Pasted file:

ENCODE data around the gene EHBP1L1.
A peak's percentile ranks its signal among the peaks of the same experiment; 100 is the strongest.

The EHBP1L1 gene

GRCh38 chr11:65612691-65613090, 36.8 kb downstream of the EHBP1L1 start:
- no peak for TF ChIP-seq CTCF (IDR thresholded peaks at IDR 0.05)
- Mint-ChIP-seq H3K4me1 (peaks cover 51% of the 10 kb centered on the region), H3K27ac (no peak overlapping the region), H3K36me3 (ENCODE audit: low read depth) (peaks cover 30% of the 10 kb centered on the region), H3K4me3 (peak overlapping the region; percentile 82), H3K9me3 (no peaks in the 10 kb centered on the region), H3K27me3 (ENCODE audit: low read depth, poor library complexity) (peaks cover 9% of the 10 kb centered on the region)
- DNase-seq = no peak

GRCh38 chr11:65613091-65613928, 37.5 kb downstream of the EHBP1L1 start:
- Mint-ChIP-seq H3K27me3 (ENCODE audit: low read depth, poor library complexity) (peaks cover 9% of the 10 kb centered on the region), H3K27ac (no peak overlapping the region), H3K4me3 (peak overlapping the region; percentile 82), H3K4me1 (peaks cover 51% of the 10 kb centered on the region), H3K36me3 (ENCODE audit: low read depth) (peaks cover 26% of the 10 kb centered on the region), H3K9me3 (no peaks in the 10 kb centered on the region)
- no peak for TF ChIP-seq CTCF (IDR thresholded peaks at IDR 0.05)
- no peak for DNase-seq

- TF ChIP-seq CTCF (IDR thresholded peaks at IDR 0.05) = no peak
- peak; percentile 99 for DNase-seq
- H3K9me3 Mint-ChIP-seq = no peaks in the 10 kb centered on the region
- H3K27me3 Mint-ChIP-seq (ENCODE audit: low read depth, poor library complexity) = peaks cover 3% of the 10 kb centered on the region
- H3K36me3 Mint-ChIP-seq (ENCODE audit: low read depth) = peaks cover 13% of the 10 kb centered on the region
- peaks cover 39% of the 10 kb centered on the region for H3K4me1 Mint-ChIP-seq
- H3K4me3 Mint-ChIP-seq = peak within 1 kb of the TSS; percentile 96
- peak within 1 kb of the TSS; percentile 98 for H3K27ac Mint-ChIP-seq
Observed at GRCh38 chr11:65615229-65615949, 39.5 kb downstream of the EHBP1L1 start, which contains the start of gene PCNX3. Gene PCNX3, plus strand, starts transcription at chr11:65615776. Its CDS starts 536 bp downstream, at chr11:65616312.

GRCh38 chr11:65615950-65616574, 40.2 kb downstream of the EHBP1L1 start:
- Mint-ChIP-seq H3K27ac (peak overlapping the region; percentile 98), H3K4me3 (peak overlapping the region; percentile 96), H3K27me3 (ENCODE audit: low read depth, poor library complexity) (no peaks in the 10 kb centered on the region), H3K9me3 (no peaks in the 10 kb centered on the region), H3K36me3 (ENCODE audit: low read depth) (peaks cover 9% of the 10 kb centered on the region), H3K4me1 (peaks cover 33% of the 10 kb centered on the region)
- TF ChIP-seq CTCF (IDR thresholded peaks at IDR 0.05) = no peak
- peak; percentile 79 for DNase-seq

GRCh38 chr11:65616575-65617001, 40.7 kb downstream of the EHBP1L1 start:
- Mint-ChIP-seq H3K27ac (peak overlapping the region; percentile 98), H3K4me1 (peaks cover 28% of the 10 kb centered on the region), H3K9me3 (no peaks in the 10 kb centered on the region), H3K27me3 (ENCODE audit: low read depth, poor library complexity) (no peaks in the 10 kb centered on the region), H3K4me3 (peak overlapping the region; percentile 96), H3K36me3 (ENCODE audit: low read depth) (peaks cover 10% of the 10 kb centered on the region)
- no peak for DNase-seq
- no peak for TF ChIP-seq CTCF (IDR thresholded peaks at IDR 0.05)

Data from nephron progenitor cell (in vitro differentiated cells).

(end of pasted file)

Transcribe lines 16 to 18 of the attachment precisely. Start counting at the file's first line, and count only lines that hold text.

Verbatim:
- H3K36me3 Mint-ChIP-seq (ENCODE audit: low read depth) = peaks cover 13% of the 10 kb centered on the region
- peaks cover 39% of the 10 kb centered on the region for H3K4me1 Mint-ChIP-seq
- H3K4me3 Mint-ChIP-seq = peak within 1 kb of the TSS; percentile 96